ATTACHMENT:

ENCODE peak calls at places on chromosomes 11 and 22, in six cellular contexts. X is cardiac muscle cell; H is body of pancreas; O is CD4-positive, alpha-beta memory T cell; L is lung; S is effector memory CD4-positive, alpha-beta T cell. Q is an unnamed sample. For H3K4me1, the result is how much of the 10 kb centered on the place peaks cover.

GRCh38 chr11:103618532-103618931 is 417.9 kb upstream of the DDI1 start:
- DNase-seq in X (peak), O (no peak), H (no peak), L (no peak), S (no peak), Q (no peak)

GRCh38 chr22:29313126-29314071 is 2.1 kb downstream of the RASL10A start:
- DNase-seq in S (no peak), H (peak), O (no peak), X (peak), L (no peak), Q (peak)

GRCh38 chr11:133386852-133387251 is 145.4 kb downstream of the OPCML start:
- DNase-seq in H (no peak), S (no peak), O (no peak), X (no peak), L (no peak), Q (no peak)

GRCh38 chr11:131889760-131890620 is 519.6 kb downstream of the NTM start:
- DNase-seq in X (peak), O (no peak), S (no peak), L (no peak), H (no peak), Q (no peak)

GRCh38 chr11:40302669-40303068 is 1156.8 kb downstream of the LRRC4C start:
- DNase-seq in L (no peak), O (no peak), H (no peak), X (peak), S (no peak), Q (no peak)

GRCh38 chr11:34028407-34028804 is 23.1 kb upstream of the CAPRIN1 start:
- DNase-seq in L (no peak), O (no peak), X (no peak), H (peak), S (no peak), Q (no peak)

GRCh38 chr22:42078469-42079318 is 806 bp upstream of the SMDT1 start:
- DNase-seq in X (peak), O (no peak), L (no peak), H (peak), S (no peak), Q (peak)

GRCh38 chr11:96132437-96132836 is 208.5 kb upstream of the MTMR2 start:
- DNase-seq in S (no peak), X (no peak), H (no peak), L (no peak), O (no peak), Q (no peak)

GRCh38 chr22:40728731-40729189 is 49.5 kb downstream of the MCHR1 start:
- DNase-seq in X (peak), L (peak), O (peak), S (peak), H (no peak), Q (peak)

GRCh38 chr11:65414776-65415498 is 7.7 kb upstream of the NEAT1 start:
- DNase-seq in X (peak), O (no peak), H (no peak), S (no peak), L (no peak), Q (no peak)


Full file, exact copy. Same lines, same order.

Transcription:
ENCODE peak calls at places on chromosomes 11 and 22, in six cellular contexts. X is cardiac muscle cell; H is body of pancreas; O is CD4-positive, alpha-beta memory T cell; L is lung; S is effector memory CD4-positive, alpha-beta T cell. Q is an unnamed sample. For H3K4me1, the result is how much of the 10 kb centered on the place peaks cover.

GRCh38 chr11:103618532-103618931 is 417.9 kb upstream of the DDI1 start:
- DNase-seq in X (peak), O (no peak), H (no peak), L (no peak), S (no peak), Q (no peak)

GRCh38 chr22:29313126-29314071 is 2.1 kb downstream of the RASL10A start:
- DNase-seq in S (no peak), H (peak), O (no peak), X (peak), L (no peak), Q (peak)

GRCh38 chr11:133386852-133387251 is 145.4 kb downstream of the OPCML start:
- DNase-seq in H (no peak), S (no peak), O (no peak), X (no peak), L (no peak), Q (no peak)

GRCh38 chr11:131889760-131890620 is 519.6 kb downstream of the NTM start:
- DNase-seq in X (peak), O (no peak), S (no peak), L (no peak), H (no peak), Q (no peak)

GRCh38 chr11:40302669-40303068 is 1156.8 kb downstream of the LRRC4C start:
- DNase-seq in L (no peak), O (no peak), H (no peak), X (peak), S (no peak), Q (no peak)

GRCh38 chr11:34028407-34028804 is 23.1 kb upstream of the CAPRIN1 start:
- DNase-seq in L (no peak), O (no peak), X (no peak), H (peak), S (no peak), Q (no peak)

GRCh38 chr22:42078469-42079318 is 806 bp upstream of the SMDT1 start:
- DNase-seq in X (peak), O (no peak), L (no peak), H (peak), S (no peak), Q (peak)

GRCh38 chr11:96132437-96132836 is 208.5 kb upstream of the MTMR2 start:
- DNase-seq in S (no peak), X (no peak), H (no peak), L (no peak), O (no peak), Q (no peak)

GRCh38 chr22:40728731-40729189 is 49.5 kb downstream of the MCHR1 start:
- DNase-seq in X (peak), L (peak), O (peak), S (peak), H (no peak), Q (peak)

GRCh38 chr11:65414776-65415498 is 7.7 kb upstream of the NEAT1 start:
- DNase-seq in X (peak), O (no peak), H (no peak), S (no peak), L (no peak), Q (no peak)